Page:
YATESVILLE — The Jenkins Township/Yatesville Borough Crime Watch organization held its inaugural bike rodeo and safety day at the Pittston High School Aug. 27.
With a goal of teaching children safety precautions in a variety of scenarios, the organization brought in local ambulance, fire and police groups to help guide and teach kids what to do in case of an emergency.
Event organizer and Jenkins Township police officer Tracy Shultz said the group wanted to do something to benefit the community and include children, so they thought of the bike rodeo.
“As a crime watch, we wanted to do something for the community,” she said. “We thought what better way than to start with the kids.”
Though the rodeo seemed like a fun activity to the children, Schultz said it was created to teach kids how to properly ride and remain safe.
“The reason for the bike rodeo is to teach them how to ride their bike and observe whats around them,” she said.
Starting out, children must ride a straight line through a narrow set of cones before coming to a complete stop. Then they must begin again, peddling through figure 8s and S-curves before having to ride around a large obstacle. Children between the ages of 3 and 12 were allowed to participate, with the first 100 kids getting a free bicycle helmet and gift bag.
Below the rodeo, families waited in line for a chance to have their kids walk through the Pittston smoke house.
A mobile trailer set-up to resemble a home, the smoke house shows children what its like be to inside a home when a fire occurs, and shows them how to stay safe and get out. When activated, the home begins to fill with fog and Jenkins Township firefighters guided the kids through “Stop, Drop and Roll” and other safety measures to quickly escape.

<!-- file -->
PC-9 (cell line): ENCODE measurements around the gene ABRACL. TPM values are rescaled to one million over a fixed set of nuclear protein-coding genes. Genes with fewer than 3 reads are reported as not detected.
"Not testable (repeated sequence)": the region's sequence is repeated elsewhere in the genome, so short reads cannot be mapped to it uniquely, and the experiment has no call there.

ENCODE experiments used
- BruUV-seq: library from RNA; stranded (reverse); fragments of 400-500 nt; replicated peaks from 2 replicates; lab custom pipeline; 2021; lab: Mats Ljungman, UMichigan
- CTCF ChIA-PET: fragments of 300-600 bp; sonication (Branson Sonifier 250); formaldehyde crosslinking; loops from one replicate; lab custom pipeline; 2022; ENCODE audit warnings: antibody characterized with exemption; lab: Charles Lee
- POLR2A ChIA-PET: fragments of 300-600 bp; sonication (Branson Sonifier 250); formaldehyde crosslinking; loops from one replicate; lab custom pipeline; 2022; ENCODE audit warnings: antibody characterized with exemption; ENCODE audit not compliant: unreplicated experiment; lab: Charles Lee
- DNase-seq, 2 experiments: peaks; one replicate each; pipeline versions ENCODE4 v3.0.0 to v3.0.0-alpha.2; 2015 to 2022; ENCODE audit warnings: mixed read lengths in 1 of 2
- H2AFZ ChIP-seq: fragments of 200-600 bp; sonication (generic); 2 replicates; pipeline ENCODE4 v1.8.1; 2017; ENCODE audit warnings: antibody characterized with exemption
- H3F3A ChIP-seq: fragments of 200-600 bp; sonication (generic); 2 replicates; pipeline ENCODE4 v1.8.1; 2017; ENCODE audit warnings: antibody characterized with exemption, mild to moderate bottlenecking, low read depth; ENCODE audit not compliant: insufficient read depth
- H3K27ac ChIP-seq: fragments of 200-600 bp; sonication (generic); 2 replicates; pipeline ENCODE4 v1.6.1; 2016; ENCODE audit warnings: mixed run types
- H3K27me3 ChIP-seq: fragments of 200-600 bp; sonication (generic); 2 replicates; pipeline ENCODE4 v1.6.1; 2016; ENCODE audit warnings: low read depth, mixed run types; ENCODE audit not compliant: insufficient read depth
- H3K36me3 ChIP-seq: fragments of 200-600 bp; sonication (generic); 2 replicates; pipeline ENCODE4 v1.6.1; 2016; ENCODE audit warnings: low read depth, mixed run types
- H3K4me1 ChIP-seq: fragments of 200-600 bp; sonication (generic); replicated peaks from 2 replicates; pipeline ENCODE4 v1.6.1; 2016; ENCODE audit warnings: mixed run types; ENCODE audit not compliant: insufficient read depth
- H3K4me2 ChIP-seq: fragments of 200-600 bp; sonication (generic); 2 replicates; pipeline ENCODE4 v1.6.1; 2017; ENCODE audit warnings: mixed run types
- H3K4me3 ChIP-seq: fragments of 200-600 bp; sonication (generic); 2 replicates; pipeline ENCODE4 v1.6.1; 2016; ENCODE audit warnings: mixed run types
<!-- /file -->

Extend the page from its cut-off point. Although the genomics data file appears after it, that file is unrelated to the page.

Besides home safety, the public service organizations also set up a mock head-on collision between two vehicles, teaching children when and how to dial 9-1-1 in an emergency situation.
Inkerman resident Scott Roxby brought his children to the event Saturday. His first time at a safety event, Roxby said he and his family enjoyed everything that was available to them.
“It’s pretty cool, there’s a lot of stuff I wasn’t expecting to be here,” he said.
But it wasn’t all about safety.
Children were also able to participate in a multitude of fun events, such as two bounce houses, face-painting and a dunk tank where they attempted to “dunk” firefighters. Hotdogs, hamburgers and music were also available on-site. Multiple bicycles and gift cards were also raffled off, which were donated through local organizations and businesses.
Overall, parents were happy the crime watch held the event to teach children about safety.
“It’s a good time,” said Eric Kovac of Inkerman. “It’s good for kids to learn about safety.”
Proceeds from the event go to the crime watch, which will then donate the funds to the Jenkins Township Police Department to help purchase equipment for its cruisers. Greater Pittston Ambulance, Jenkins Township Police, Fire and Road departments all participated in the event.
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